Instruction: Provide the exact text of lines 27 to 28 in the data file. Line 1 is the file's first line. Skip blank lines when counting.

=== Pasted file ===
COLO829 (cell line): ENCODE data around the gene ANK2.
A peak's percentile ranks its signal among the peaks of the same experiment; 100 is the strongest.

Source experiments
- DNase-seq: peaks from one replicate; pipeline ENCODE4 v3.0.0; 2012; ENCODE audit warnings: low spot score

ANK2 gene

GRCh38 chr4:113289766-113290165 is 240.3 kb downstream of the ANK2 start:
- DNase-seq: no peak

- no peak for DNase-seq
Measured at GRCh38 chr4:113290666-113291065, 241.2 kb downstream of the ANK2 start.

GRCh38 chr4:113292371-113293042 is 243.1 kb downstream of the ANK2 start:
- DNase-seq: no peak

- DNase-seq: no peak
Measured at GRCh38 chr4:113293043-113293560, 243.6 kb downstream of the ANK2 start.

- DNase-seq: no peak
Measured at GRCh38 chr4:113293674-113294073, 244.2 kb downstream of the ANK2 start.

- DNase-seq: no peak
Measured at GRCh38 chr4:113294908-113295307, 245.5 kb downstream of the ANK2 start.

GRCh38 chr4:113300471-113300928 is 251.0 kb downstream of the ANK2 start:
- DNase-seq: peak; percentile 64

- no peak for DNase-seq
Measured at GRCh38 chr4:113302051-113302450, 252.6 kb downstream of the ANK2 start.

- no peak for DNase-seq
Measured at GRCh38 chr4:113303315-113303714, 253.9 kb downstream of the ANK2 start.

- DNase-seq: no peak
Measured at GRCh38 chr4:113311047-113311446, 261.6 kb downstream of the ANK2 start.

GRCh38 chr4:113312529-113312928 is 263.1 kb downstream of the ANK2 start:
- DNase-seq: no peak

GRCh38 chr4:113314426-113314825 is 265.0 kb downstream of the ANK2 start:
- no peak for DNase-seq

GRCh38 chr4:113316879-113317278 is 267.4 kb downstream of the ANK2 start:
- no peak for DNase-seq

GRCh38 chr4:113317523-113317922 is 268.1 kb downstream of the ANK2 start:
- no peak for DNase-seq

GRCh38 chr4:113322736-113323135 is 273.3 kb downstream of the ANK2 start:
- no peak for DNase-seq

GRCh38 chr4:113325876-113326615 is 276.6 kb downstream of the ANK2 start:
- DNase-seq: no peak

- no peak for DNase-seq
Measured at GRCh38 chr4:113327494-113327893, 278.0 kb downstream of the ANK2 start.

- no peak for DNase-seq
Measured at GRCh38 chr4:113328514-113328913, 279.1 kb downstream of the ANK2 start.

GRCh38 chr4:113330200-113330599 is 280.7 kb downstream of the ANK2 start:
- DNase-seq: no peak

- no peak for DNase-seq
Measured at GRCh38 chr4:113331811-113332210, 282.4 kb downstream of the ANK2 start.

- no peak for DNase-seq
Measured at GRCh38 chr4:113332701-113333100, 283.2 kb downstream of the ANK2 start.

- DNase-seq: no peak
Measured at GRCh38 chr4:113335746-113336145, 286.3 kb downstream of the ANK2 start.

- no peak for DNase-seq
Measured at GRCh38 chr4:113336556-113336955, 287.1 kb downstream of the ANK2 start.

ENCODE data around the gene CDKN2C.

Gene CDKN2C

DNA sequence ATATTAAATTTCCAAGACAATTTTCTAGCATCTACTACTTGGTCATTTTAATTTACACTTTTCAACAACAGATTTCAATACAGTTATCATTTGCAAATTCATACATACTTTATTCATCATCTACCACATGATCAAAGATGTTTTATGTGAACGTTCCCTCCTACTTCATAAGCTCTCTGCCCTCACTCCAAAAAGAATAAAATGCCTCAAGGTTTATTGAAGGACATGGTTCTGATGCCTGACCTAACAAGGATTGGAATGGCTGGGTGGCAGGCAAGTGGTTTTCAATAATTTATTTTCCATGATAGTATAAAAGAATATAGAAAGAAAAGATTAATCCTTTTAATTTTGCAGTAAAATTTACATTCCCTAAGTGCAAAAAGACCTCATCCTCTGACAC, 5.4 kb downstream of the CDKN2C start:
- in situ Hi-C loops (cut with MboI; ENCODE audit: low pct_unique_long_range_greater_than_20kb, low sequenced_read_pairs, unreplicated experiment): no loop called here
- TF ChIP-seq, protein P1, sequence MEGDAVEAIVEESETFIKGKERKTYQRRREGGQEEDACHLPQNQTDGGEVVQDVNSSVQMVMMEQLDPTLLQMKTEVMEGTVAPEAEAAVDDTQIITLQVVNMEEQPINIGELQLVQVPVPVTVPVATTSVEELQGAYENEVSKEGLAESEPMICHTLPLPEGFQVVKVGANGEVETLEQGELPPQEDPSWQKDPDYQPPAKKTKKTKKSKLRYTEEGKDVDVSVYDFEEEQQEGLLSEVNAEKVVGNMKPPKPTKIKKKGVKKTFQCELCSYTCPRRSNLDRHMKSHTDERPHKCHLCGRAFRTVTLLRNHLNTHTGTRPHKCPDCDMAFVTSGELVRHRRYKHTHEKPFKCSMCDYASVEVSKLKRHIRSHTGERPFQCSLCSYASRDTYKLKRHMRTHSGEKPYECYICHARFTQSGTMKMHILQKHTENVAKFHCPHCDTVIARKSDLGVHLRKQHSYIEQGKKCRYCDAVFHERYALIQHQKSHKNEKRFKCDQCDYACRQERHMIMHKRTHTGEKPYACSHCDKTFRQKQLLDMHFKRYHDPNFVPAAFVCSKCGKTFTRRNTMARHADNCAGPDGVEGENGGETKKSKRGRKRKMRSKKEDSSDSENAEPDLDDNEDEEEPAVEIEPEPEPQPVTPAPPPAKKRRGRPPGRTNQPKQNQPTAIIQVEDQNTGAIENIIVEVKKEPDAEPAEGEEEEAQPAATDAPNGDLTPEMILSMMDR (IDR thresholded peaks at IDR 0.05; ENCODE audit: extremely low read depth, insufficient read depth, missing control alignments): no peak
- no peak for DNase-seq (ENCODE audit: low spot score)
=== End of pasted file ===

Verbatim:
- DNase-seq: no peak

GRCh38 chr4:113314426-113314825 is 265.0 kb downstream of the ANK2 start: